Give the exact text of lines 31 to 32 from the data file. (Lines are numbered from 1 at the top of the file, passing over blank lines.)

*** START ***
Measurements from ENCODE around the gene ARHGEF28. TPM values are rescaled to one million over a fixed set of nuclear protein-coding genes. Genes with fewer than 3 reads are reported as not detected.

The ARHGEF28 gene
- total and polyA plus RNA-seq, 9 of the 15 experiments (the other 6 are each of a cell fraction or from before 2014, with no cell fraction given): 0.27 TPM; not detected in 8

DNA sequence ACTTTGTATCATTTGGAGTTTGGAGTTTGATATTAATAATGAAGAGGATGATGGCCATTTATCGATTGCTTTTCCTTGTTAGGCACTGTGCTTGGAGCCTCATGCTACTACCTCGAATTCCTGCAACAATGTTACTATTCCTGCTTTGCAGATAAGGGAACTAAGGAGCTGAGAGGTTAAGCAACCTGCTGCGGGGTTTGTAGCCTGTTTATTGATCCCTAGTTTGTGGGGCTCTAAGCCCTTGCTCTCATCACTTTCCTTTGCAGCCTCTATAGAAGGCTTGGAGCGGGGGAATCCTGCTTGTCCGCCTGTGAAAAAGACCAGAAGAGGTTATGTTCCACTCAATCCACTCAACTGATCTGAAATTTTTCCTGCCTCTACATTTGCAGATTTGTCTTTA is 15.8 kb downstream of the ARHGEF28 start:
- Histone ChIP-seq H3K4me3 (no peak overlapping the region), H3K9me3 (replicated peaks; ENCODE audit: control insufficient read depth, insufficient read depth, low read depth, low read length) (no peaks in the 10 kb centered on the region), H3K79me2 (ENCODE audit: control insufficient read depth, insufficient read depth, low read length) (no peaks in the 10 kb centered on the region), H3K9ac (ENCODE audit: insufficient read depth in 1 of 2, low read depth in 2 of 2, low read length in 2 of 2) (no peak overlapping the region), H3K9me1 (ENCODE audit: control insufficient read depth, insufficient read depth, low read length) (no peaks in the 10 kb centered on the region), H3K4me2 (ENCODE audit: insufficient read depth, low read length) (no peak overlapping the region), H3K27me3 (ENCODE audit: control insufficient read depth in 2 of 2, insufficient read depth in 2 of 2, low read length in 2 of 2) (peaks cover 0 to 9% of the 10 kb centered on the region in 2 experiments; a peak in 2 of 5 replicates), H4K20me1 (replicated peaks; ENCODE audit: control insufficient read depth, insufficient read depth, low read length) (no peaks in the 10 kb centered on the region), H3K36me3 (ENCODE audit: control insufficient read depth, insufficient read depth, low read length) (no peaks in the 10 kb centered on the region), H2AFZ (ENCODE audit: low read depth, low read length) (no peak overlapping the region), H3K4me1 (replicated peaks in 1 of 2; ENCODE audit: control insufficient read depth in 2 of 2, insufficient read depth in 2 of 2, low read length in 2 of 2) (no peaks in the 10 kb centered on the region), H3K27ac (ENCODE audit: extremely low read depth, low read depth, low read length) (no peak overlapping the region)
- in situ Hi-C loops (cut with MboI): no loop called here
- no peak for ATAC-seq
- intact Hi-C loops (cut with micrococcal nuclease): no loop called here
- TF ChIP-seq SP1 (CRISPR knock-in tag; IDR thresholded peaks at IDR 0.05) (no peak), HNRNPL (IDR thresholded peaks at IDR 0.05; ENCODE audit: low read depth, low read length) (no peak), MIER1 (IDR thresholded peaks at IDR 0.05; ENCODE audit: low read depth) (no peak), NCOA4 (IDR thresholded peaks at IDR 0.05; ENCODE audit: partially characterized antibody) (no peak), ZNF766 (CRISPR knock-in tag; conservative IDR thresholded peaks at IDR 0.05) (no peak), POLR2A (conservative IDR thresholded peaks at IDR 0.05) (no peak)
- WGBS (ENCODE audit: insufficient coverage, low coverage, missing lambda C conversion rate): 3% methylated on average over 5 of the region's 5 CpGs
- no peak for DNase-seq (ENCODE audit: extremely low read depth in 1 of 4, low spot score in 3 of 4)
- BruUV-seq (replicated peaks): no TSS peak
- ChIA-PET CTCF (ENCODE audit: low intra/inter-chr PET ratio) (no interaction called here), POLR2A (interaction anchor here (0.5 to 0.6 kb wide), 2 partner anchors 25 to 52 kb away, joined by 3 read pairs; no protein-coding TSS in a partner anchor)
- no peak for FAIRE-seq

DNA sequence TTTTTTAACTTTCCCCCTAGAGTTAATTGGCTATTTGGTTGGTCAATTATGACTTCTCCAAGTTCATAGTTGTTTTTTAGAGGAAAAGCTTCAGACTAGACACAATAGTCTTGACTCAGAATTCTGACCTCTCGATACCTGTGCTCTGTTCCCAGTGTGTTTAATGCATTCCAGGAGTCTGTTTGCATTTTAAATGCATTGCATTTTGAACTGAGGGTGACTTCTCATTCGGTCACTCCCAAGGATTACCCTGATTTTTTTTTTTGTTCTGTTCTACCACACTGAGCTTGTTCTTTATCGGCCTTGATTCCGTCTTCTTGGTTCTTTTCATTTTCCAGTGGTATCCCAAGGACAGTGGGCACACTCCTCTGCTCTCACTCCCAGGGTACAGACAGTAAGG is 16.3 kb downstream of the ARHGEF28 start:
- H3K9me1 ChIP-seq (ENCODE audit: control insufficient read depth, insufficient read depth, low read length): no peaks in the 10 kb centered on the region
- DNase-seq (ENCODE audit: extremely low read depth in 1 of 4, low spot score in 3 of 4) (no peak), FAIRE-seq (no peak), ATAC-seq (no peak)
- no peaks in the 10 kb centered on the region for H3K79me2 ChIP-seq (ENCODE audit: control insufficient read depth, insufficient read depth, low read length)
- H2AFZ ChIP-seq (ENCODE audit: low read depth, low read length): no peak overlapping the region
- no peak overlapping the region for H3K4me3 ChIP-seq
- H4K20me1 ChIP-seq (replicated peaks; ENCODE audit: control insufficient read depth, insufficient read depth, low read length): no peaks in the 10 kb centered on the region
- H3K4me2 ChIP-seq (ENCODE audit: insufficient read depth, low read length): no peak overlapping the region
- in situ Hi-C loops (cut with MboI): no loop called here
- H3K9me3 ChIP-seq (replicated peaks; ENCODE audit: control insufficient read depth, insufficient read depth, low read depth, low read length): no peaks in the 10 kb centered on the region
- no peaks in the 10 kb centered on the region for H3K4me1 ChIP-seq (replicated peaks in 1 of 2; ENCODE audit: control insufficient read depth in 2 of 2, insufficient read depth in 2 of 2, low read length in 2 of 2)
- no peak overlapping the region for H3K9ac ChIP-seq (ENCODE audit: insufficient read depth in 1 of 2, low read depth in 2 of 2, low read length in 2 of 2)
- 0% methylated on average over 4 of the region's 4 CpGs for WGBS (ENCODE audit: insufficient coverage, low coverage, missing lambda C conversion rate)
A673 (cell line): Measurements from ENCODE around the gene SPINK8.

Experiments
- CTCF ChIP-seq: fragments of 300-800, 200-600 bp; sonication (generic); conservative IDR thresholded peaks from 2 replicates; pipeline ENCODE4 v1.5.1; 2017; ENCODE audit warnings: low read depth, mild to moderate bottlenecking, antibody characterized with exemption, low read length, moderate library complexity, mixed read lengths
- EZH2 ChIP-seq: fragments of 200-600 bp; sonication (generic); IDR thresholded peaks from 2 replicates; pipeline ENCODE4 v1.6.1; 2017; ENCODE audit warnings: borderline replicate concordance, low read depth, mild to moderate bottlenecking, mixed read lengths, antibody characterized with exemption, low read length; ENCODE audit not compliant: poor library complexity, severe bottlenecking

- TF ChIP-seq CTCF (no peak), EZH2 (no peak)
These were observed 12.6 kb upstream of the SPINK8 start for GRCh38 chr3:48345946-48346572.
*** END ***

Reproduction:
- EZH2 ChIP-seq: fragments of 200-600 bp; sonication (generic); IDR thresholded peaks from 2 replicates; pipeline ENCODE4 v1.6.1; 2017; ENCODE audit warnings: borderline replicate concordance, low read depth, mild to moderate bottlenecking, mixed read lengths, antibody characterized with exemption, low read length; ENCODE audit not compliant: poor library complexity, severe bottlenecking

- TF ChIP-seq CTCF (no peak), EZH2 (no peak)